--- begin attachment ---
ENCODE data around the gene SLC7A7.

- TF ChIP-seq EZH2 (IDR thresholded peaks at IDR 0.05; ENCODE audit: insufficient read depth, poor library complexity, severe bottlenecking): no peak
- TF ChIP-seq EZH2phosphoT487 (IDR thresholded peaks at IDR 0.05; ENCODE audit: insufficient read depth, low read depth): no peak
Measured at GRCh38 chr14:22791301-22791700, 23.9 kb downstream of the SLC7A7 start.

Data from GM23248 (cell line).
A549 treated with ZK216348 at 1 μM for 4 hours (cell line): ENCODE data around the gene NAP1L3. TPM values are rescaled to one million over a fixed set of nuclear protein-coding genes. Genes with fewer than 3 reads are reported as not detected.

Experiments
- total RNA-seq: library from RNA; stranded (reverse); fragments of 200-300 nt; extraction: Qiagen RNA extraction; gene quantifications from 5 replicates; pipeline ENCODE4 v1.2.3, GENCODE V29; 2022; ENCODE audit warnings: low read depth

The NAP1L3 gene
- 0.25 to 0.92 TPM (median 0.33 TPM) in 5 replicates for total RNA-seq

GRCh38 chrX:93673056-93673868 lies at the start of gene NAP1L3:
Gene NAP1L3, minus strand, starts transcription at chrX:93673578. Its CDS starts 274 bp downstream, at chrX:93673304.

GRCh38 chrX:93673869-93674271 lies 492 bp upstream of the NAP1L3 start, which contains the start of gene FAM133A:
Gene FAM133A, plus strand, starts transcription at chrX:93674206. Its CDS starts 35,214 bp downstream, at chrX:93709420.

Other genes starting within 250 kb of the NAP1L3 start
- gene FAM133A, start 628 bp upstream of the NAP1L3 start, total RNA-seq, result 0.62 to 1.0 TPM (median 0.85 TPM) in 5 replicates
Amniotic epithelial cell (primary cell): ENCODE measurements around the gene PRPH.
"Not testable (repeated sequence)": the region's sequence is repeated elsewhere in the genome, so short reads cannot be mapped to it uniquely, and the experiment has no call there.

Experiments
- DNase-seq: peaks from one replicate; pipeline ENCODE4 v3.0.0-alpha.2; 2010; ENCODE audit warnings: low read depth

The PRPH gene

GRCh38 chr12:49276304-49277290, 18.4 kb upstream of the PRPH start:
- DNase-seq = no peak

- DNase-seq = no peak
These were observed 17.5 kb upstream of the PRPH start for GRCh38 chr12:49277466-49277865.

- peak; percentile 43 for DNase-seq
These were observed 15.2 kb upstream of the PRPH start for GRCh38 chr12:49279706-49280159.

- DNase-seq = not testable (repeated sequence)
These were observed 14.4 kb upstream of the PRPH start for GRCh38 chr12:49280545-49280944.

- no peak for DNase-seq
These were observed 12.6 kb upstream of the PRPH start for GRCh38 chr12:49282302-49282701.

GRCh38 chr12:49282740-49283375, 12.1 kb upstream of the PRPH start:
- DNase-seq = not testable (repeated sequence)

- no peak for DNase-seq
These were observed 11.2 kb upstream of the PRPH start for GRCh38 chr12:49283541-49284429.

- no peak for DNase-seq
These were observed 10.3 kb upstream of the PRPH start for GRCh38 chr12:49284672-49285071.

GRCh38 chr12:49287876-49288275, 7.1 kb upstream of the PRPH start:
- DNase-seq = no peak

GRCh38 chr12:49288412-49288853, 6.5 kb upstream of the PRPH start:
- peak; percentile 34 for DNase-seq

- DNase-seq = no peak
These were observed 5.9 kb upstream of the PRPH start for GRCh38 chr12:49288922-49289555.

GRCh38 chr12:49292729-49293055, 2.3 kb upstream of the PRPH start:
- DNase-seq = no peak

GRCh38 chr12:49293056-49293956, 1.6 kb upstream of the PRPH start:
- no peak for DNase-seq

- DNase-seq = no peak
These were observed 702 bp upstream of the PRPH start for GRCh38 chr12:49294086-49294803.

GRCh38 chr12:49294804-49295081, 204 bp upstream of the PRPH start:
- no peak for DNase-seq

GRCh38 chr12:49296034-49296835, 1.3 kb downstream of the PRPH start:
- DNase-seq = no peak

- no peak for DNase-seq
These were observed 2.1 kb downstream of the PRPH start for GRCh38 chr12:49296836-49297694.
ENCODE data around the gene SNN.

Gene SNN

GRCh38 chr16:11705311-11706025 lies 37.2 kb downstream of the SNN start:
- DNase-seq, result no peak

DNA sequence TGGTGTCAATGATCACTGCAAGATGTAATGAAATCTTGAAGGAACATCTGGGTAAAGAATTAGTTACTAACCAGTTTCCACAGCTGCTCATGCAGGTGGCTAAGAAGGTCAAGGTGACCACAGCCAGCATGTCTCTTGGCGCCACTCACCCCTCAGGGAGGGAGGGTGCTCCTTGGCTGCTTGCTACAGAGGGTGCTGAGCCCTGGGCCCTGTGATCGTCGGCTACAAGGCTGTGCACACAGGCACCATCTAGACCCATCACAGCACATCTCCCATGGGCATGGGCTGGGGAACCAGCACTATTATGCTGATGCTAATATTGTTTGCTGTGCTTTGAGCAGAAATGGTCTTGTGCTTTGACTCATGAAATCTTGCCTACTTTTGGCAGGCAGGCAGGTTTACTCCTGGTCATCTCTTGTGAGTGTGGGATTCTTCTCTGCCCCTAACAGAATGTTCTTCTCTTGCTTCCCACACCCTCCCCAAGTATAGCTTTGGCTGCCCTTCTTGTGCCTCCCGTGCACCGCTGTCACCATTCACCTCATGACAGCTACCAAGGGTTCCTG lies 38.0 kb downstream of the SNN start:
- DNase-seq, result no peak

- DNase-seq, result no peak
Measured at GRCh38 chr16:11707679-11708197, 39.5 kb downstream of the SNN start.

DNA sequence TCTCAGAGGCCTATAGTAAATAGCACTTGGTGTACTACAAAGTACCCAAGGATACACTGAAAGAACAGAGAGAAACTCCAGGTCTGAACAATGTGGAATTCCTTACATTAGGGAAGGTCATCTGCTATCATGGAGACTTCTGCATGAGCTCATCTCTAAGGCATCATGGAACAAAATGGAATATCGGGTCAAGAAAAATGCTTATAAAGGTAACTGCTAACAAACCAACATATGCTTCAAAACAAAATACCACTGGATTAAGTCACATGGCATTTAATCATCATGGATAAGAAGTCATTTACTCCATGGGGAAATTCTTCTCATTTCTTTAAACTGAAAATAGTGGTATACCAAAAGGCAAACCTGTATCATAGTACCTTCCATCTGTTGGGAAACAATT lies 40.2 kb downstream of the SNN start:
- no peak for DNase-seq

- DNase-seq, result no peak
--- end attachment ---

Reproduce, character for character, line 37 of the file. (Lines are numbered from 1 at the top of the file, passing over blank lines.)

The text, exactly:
These were observed 10.3 kb upstream of the PRPH start for GRCh38 chr12:49284672-49285071.